Peter Castle, UK
1/18 scale Supermarine Spitfire MkXIV
This model represents TZ138, a MkXIV Spitfire flown at the Tinnerman Air Races in 1949. It is quite an enigmatic story as legend has it the pilot James McArthur RCAF and the aircraft (& third place winnings) disappeared the day after the race. The aircraft turned up in Florida 10 years later and is still extant as C-GSPT in Canada. It is maintained in airworthy condition, but has not flown in at least 10 years.
The model is 1/18 scale with a wingspan of about 60cm and is based on a desktop fibreglass model by a Czech company called HpH. It took around 2 years and is skinned in 0.08mm lithoplate. Many build disciplines were used including custom photo-etch parts for some details, 3D printing for the Spinner & Wheels and custom decals for the Esso & Imperial Oil logos.
It was entered in the IPMS Nationals in Telford UK in 2017 and won Senior National Champion and six other awards including best aircraft and RCAF Trophy. The next project is a P51C "Lopes Hope 3rd" which should be complete in about 9 months.
For those of us who are accustomed to spending hours at a workbench wrestling with tiny widgets and boxes of whatchamacallits, few things are so refreshing as examining a model in a different scale and of a different genre. There is something about the different-ness, something about having to adjust our vision in order to see what is actually in front of us rather than what we expect to be there. Encountering the glistening photos of Peter Castle’s “Mustang” surely had this effect on us here at Model Motorcars.
To say that not much can surprise us in the way of Pocher models would surprise no one, but it may be news to some model builders that having expertise with our Pocher favorites does not necessarily give us the “inside track” when it comes to other scales and subjects. For us, a 1:18 scale replica of an aeronautical icon can be as refreshing and surprising as a Pocher model is to a gathering of the CCCA or the AACA—there is no doubt what it is, little question that we recognize it, but beyond that we must start from scratch in our analysis. Just as the restorer of a 1:1 Packard needs an attitude adjustment when confronted with a Pocher, we here at MMLtd. need to adjust our bi-focals for a 1:18 fighter plane.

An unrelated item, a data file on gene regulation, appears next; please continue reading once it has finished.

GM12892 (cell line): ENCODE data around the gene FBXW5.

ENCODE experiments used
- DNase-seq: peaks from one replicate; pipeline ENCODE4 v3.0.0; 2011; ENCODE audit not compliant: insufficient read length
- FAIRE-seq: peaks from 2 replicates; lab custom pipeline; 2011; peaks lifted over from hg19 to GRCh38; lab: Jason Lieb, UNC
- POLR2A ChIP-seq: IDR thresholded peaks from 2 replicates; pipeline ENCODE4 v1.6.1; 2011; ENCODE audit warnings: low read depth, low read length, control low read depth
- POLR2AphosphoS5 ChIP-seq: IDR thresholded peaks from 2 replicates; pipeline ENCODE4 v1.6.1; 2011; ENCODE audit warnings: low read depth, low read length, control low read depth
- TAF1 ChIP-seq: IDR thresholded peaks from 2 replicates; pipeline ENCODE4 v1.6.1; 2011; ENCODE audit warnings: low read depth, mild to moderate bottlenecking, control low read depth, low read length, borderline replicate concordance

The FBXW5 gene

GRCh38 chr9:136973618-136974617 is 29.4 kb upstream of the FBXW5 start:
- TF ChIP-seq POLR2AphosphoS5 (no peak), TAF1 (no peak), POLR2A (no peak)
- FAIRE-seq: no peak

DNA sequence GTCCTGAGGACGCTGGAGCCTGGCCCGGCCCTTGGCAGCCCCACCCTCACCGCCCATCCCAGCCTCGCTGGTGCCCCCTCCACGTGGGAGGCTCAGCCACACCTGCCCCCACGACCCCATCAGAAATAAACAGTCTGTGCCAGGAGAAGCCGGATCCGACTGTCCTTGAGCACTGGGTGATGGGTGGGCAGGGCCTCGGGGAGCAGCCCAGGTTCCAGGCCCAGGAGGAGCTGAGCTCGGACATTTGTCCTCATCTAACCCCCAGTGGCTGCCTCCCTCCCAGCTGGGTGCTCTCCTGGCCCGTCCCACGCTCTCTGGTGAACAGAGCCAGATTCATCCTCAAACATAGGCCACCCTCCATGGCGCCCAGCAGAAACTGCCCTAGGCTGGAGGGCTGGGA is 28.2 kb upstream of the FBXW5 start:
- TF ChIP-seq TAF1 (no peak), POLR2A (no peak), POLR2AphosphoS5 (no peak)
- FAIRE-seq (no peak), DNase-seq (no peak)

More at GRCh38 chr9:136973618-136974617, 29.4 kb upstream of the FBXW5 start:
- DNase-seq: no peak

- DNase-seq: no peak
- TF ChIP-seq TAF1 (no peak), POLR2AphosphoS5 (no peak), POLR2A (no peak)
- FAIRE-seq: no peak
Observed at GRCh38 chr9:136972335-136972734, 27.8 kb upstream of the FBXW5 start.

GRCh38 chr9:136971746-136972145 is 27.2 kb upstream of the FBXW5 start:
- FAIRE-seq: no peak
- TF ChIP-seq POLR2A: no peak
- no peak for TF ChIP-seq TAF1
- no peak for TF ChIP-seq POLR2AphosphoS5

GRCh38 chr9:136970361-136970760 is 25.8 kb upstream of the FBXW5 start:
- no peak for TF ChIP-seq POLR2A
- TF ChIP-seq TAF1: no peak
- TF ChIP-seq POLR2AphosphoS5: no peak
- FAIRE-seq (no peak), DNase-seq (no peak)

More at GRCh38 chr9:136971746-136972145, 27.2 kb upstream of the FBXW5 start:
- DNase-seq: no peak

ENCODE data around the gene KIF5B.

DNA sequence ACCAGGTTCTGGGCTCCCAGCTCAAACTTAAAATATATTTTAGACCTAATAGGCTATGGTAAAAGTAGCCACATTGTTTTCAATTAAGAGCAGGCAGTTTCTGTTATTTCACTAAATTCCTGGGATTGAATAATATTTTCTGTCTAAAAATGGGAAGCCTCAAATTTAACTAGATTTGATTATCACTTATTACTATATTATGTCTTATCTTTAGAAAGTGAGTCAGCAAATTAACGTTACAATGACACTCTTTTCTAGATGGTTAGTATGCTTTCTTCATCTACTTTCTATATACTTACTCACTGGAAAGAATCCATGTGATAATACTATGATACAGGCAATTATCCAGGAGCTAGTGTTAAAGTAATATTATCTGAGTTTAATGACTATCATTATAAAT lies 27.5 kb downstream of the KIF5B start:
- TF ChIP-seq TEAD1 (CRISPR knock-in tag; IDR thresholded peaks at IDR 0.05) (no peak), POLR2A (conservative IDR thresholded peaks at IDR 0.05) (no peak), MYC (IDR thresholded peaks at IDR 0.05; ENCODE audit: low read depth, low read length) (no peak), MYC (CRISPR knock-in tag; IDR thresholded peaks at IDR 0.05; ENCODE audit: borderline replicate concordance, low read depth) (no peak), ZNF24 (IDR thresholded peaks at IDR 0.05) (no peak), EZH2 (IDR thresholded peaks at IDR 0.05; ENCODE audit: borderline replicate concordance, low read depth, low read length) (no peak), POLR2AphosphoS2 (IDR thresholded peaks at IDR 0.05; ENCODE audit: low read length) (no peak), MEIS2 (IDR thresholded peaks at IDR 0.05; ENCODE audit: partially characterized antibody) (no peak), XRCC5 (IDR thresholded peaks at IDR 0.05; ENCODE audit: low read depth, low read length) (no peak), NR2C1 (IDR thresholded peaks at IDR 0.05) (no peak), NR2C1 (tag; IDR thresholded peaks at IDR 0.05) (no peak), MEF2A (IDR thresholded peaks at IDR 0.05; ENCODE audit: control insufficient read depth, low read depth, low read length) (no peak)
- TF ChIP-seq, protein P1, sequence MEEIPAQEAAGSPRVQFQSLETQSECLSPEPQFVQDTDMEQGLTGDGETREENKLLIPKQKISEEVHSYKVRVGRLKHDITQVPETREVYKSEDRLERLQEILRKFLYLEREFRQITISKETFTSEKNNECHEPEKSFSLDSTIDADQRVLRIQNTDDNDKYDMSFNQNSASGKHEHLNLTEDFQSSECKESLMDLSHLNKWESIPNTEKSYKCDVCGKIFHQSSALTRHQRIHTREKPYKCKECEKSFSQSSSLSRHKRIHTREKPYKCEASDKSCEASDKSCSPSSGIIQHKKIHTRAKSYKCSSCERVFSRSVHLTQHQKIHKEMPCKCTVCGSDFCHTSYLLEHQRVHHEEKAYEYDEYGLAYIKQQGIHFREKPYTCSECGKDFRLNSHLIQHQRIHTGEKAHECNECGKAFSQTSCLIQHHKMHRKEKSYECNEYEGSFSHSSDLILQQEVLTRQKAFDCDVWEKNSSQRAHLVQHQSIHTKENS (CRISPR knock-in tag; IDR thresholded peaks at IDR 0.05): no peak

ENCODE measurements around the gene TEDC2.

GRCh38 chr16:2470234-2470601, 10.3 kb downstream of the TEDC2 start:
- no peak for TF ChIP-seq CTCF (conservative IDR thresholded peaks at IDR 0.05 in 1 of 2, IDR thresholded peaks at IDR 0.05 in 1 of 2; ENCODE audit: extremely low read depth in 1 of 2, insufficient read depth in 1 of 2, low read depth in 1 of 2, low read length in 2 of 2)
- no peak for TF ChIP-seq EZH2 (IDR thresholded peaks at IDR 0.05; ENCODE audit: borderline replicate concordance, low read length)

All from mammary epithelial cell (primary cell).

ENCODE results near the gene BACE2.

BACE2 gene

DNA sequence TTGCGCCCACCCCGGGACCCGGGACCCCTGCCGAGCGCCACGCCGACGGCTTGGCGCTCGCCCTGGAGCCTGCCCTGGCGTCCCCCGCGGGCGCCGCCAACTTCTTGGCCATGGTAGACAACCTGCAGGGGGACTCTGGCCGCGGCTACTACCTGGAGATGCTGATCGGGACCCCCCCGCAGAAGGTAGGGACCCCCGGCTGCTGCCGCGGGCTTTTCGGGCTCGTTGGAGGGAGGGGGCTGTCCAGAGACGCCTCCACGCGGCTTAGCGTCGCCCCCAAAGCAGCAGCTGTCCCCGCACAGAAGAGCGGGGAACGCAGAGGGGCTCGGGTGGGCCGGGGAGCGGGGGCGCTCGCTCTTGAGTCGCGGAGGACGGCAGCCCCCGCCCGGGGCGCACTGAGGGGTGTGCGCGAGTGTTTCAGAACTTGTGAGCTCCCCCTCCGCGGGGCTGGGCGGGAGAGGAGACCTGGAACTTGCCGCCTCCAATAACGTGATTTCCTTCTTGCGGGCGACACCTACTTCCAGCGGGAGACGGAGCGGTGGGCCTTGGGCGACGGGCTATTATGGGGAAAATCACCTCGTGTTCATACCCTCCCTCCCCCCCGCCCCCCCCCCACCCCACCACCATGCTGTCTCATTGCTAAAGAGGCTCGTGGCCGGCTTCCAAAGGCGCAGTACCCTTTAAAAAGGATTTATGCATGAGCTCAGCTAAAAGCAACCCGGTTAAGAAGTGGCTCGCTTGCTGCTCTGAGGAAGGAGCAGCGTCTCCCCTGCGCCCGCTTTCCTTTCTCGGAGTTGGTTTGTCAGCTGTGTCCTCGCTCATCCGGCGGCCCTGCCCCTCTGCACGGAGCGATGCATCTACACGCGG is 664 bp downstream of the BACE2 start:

Let’s see now— shiny, lots of rivets, and a propeller at the front. And look at all those doohickies inside the cockpit! And can you imagine making all those rivets. And how did the builder ever get such a great finish that looks exactly like polished aluminum? Wow, that canopy sure is clear! What scale is this?
After about twenty minutes of silliness, we can manage to get down to business and to try to make sense of what we are trying to see. This is not easy. This process is made all the more difficult by the fact that we are trying to do several things at one time. Show a model to a model builder, and the natural reaction is to try to figure out how the model was done. Always looking for building tips, we are searching for techniques that can help us with our projects, and a successful model is dissected for possible hints to new methods. At the same time, we are comparing—in this case comparing scales. Look at those tiny instruments, and look at all those teensie, tiny rivets. And, let’s face it, we are helplessly competing, picturing the project on our bench among our tools and under our care. Gee, the only way to do that assembly is with magnification!
None of this scrutiny lets us actually see what is in front of us, but if we are lucky, after a while our preconceived ideas and our familiar context can be put aside long enough to take in the simple joy of experiencing a miniature. If we can do this, we can come a bit closer to considering the real magic of all successful models: why.
Thank you, Peter Castle, for sharing this wonderful model with us.